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Photo Credit: Sergei Belski/USA Today Sports

The Flames have found hits and misses in the second round

The 2022 NHL Draft will be the ninth for the Calgary Flames under general manager Brad Treliving. In the prior eight drafts, the Flames have made eight second-round picks. Their first pick in the 2022 draft will be a second-rounder, 59th overall.

Here are the Flames’ second-rounders since 2014. Some have turned out well, while others have been less successful.

2014: Mason McDonald (goaltender, 34th overall, Charlottetown – QMJHL)

The McDonald pick was a bit controversial at the time, and hasn’t gotten much better. At the time, McDonald was the 2nd-ranked North American goaltender by Central Scouting and ranked 33rd overall by FC Hockey. The top-ranked goalie was Thatcher Demko, who went to Vancouver two picks later. It was the type of pick that was going to make the Flames look super-smart or super-dumb, and it hasn’t turned out well.

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McDonald has played five AHL games in his pro career and played just three (ECHL) games in 2021-22. Demko has fared much, much better.

2014: Hunter Smith (right wing, 54th overall, Oshawa – OHL)

The Flames got this pick from Colorado for Reto Berra. Smith was a player who divided the scouting community a bit in his draft year. On one hand, he was big and had good numbers on a good team – Oshawa was really good that season – but a lot of his success was a product of his team and his big-ness rather than him utilizing skill. He was the 36th-ranked North American skater but was ranked 39rd by FC Hockey that year, an illustration of the scouting divide. (Smith finished out his entry-level deal in the ECHL, and no longer plays pro hockey.)

2015: Rasmus Andersson (defence, 53rd overall, Barrie – OHL)

The Flames acquired two second-rounders in the 2015 draft (from Washington and Vancouver), then traded two of their three picks – their own and the one from Washington – to acquire Dougie Hamilton.

With the Vancouver pick, acquired for Sven Baertschi, they selected Andersson. Andersson was another player that divided scouts a bit, ranked 93rd among North American skaters by Central Scouting but 50th overall by FC Hockey. (It turned out fairly well.)

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2015: Oliver Kylington (defence, 60th overall, Farjestad BK – SHL)

The Flames acquired an additional third-rounder from Washington in the Curtis Glencrss trade, then used that pick and their own third-rounder to trade up into the end of the second round.

After trading up, they selected Kylington. Kylington was a highly-touted player at the beginning of his draft year and was considered a likely top 10 pick. But a season that saw him bounce around and not spend a ton of time with any particular team saw him slide to near the end of the second round. The Flames, who had extensively scouted him in Sweden, moved up to grab him. He was the 6th-ranked International skater by Central Scouting, but ranked 28th by FC Hockey.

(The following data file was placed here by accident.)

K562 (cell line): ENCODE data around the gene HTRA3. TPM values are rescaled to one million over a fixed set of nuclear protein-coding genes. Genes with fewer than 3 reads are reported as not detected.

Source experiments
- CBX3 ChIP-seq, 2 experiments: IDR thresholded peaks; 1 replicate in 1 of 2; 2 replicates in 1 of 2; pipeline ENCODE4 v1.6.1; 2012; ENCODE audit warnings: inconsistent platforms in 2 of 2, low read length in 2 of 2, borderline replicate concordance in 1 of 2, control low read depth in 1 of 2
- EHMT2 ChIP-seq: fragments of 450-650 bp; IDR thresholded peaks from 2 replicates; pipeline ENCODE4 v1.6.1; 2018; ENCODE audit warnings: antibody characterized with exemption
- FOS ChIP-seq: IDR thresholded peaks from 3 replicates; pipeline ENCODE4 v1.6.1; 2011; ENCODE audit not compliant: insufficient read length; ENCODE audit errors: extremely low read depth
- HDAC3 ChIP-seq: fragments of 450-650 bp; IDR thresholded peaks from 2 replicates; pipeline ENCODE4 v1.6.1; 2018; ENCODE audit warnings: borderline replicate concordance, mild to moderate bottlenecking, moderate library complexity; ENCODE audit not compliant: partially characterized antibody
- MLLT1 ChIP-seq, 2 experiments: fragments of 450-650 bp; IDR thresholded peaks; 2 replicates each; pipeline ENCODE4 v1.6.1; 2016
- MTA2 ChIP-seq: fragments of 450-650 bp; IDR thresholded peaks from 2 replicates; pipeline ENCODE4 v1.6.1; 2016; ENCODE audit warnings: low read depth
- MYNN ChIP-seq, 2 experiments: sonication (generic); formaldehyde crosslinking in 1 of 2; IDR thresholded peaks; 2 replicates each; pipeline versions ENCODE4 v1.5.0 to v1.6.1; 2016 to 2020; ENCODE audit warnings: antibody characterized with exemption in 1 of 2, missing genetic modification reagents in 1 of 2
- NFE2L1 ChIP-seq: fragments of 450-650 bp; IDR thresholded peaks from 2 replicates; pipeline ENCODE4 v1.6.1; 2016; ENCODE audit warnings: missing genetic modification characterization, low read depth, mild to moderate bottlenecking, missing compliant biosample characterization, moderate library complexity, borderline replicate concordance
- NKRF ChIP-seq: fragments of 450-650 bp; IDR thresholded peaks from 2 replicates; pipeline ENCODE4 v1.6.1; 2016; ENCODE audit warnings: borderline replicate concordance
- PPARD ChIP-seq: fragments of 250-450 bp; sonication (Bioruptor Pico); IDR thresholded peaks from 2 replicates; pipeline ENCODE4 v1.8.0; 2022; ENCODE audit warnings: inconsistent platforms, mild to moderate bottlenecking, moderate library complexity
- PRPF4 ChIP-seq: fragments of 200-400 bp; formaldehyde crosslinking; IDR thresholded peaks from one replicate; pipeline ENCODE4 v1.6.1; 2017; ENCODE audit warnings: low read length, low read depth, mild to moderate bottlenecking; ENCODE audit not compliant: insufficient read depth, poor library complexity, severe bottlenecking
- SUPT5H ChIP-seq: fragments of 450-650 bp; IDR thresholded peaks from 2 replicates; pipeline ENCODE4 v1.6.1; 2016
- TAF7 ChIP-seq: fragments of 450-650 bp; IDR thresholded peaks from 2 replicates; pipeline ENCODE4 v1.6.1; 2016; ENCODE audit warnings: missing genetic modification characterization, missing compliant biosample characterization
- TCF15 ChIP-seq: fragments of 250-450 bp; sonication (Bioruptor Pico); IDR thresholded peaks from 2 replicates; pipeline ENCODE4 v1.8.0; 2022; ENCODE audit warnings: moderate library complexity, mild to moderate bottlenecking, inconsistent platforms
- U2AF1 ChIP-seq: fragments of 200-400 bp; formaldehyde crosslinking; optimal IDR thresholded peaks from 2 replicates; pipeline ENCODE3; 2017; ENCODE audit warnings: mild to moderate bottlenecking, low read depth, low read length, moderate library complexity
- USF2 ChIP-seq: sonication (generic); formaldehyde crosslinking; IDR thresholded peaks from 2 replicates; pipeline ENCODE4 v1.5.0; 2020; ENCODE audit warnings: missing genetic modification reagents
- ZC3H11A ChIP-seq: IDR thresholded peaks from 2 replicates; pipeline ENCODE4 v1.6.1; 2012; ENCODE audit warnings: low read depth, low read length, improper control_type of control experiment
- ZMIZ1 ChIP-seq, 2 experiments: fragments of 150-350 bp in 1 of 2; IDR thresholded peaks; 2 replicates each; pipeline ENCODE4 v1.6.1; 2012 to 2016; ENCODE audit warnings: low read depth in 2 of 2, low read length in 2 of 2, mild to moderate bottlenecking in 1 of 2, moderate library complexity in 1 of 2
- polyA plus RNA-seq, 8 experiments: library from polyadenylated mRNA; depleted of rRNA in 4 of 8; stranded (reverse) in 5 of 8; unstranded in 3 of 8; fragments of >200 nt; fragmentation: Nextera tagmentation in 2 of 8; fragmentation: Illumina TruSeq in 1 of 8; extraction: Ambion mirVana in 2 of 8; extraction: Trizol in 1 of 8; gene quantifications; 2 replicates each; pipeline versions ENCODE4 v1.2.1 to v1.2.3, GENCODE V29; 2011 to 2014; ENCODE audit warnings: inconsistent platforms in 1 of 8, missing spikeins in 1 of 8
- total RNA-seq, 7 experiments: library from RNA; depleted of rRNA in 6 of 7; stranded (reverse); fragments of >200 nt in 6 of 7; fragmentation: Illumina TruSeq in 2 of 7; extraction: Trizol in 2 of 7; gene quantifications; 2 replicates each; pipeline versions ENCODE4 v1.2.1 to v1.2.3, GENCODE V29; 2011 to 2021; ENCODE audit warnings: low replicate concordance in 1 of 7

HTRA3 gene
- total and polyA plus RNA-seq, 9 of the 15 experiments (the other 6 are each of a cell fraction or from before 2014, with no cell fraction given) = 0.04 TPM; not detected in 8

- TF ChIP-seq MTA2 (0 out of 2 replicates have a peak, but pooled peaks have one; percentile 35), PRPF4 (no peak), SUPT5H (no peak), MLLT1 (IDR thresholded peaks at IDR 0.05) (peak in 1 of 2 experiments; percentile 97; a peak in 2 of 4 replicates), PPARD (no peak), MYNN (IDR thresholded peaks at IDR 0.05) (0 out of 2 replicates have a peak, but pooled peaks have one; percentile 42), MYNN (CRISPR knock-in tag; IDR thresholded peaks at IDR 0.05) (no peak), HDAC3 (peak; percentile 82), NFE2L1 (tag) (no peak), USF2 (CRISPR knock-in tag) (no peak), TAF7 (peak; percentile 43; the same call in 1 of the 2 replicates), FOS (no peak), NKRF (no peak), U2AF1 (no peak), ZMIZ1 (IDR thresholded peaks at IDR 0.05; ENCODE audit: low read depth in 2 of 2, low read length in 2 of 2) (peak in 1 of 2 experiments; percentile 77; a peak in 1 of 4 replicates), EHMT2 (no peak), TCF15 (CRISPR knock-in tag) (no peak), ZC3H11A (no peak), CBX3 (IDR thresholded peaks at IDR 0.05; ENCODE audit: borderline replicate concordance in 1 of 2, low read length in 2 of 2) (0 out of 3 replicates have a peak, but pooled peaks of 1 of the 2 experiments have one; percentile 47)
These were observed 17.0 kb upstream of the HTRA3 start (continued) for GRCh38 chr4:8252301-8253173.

2016: Tyler Parsons (goaltender, 54th overall, London – OHL)

The Flames traded their own second-rounder in 2016 to St. Louis in the Brian Elliott trade. But they gained this select from trading Jiri Hudler to Florida.

Parsons was the 3rd-ranked North American goalie by Central Scouting and ranked 68th by FC Hockey. He was simply excellent in his draft year and won the Memorial Cup. Parsons was the second goalie taken – six spots earlier, Carter Hart went to Philadelphia – and Filip Gustavsson (Ottawa) and Evan Fitzpatrick (Florida) went later in the second round. Parsons wasn’t that much of a reach, and his development has been derailed by injuries more than anything else.

2016: Dillon Dube (centre, 56th overall, Kelowna – WHL)

The Flames got this pick in the Kris Russell trade. Dube was the 41st-ranked North American skater and the 46th overall player via FC Hockey. He was a well-regarded prospect – he had already played in a Memorial Cup by this point – and was considered a prospect just a smidge outside of the first round mix. You can probably imagine the Flames brass at their table looking at the list of remaining players when they went to pick and going “Oh cool, Dube’s still available!”

(The Flames traded their 2017 second-rounder to Ottawa in the Curtis Lazar trade.)

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(The Flames traded their 2018 and 2019 second-rounders to the NY Islanders in the Travis Hamonic trade.)

2020: Yan Kuznetsov (defence, 50th overall, University of Connecticut – NCAA)

Kuznetsov was considered a steady shutdown blueliner in his draft year with fairly non-impressive offensive numbers. He was the 36th-ranked North American skater and ranked 123rd by FC Hockey. It’s a bit too early to say what he’ll become, but at the very least he’s been a competent collegiate and major-junior blueliner.

2021: William Stromgren (left wing, 45th overall, MODO Hockey – J20 Nationell)

Stromgren was considered a steady two-way junior forward from Sweden. He was the 14th-ranked International skater and ranked 46th overall by FC Hockey. Dallas got Logan Stankoven two picks later and Toronto got Matthew Knies later in the round, but it’s too early to really judge this pick and right now it’s merely a matter of taste.

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